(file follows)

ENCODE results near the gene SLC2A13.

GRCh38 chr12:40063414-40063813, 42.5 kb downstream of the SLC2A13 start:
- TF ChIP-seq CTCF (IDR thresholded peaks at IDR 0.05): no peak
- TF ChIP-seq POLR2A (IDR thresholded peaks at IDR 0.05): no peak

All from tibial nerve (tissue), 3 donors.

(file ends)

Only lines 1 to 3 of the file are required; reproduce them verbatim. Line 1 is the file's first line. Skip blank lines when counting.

ENCODE results near the gene SLC2A13.

GRCh38 chr12:40063414-40063813, 42.5 kb downstream of the SLC2A13 start:
- TF ChIP-seq CTCF (IDR thresholded peaks at IDR 0.05): no peak